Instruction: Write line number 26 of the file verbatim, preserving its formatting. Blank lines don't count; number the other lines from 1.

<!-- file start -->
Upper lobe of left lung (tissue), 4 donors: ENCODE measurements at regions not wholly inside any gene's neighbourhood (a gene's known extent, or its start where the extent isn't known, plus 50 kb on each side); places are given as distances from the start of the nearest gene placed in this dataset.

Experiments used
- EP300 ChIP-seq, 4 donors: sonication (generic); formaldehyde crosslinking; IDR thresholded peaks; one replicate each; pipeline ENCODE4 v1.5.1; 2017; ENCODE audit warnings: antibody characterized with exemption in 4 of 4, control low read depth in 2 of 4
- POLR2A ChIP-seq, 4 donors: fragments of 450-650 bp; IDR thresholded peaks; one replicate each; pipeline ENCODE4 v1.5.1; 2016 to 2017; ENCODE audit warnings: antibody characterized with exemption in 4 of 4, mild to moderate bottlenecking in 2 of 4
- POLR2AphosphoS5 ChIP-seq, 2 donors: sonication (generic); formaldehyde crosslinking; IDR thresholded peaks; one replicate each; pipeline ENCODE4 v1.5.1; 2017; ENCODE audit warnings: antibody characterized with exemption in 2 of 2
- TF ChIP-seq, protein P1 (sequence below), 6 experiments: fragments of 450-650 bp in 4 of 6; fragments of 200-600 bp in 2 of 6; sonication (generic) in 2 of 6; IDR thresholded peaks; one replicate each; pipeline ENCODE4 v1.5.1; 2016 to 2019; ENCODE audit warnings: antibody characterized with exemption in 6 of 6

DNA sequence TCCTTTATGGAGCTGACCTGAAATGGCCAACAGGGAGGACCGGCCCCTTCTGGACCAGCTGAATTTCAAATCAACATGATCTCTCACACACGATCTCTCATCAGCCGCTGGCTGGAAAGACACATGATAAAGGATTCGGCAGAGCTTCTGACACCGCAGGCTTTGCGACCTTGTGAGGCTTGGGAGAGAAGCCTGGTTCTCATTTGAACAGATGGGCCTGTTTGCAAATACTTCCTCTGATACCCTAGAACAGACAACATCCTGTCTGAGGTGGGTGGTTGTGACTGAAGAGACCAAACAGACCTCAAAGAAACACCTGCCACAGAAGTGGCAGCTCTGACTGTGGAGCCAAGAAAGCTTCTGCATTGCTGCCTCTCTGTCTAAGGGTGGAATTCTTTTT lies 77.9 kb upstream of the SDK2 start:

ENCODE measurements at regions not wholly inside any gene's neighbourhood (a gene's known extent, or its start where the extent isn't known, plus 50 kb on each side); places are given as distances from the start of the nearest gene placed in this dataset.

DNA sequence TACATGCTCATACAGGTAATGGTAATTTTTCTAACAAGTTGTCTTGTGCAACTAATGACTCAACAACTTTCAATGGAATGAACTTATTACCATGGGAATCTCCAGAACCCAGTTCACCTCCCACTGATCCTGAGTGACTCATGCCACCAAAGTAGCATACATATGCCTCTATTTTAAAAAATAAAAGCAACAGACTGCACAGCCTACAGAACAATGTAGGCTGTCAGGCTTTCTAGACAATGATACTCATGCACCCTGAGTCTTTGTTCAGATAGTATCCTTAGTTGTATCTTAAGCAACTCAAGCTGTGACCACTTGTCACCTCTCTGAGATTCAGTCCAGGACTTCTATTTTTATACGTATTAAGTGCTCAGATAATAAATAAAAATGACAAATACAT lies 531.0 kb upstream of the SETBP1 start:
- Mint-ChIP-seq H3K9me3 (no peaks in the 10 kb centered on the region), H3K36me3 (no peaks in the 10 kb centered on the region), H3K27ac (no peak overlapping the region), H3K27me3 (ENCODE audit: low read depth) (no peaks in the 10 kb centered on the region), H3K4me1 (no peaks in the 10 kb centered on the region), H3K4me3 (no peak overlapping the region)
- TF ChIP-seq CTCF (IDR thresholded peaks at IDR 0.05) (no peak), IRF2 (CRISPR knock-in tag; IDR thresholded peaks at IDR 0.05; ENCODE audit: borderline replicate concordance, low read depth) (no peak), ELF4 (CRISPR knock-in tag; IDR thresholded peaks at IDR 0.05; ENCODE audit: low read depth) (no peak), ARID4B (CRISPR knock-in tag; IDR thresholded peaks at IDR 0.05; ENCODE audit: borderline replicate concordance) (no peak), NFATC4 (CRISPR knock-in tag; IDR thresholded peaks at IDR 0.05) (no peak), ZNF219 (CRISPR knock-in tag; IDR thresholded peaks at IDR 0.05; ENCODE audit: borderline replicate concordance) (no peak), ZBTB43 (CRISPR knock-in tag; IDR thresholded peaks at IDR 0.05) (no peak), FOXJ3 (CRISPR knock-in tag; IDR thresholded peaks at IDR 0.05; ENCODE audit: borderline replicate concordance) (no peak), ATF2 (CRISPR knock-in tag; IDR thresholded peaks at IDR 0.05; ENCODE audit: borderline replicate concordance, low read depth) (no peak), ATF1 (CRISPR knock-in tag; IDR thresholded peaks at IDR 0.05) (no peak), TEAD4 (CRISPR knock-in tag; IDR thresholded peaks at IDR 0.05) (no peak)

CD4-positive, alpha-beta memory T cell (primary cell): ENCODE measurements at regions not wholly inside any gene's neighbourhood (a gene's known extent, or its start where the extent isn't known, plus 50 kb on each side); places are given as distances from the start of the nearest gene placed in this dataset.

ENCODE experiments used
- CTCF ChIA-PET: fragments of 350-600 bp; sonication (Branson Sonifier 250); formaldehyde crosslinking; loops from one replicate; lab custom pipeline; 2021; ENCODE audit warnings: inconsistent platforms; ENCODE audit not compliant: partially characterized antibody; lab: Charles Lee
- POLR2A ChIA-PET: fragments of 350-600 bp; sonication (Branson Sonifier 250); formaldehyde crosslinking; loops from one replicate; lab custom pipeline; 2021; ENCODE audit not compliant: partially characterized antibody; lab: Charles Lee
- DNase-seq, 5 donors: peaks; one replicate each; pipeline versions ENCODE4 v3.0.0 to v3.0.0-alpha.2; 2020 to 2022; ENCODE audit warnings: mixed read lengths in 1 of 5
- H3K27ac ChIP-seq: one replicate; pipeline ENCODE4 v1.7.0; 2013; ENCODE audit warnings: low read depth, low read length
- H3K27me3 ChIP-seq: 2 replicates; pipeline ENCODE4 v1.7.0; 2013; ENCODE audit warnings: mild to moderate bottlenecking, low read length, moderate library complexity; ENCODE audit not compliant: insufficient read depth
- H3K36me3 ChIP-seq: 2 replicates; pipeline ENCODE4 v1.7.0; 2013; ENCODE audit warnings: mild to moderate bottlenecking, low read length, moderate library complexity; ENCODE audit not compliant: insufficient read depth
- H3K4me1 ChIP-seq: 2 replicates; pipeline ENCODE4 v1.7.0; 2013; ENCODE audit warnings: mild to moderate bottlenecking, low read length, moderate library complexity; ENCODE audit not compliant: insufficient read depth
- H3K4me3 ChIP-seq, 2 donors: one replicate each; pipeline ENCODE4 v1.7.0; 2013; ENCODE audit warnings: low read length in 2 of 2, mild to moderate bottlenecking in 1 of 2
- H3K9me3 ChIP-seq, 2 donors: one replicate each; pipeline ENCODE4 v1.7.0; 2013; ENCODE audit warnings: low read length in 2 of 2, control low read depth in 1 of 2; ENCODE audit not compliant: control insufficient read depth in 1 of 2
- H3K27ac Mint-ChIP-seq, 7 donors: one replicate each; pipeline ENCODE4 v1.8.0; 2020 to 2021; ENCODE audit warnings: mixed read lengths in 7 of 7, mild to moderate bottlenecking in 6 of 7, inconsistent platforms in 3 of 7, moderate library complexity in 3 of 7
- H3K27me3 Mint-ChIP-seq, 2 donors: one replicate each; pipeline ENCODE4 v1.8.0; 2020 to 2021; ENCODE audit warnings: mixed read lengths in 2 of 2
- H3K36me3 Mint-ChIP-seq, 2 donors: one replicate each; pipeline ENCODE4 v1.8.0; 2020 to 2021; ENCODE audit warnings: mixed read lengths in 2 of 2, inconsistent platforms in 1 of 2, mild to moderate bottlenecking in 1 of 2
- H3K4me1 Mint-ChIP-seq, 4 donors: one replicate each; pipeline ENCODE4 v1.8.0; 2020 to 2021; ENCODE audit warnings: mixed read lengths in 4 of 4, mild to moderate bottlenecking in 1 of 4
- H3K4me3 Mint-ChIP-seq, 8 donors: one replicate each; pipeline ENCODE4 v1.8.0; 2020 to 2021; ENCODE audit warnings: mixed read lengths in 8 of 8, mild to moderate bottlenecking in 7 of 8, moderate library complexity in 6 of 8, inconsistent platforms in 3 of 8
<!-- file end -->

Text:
- H3K4me1 Mint-ChIP-seq, 4 donors: one replicate each; pipeline ENCODE4 v1.8.0; 2020 to 2021; ENCODE audit warnings: mixed read lengths in 4 of 4, mild to moderate bottlenecking in 1 of 4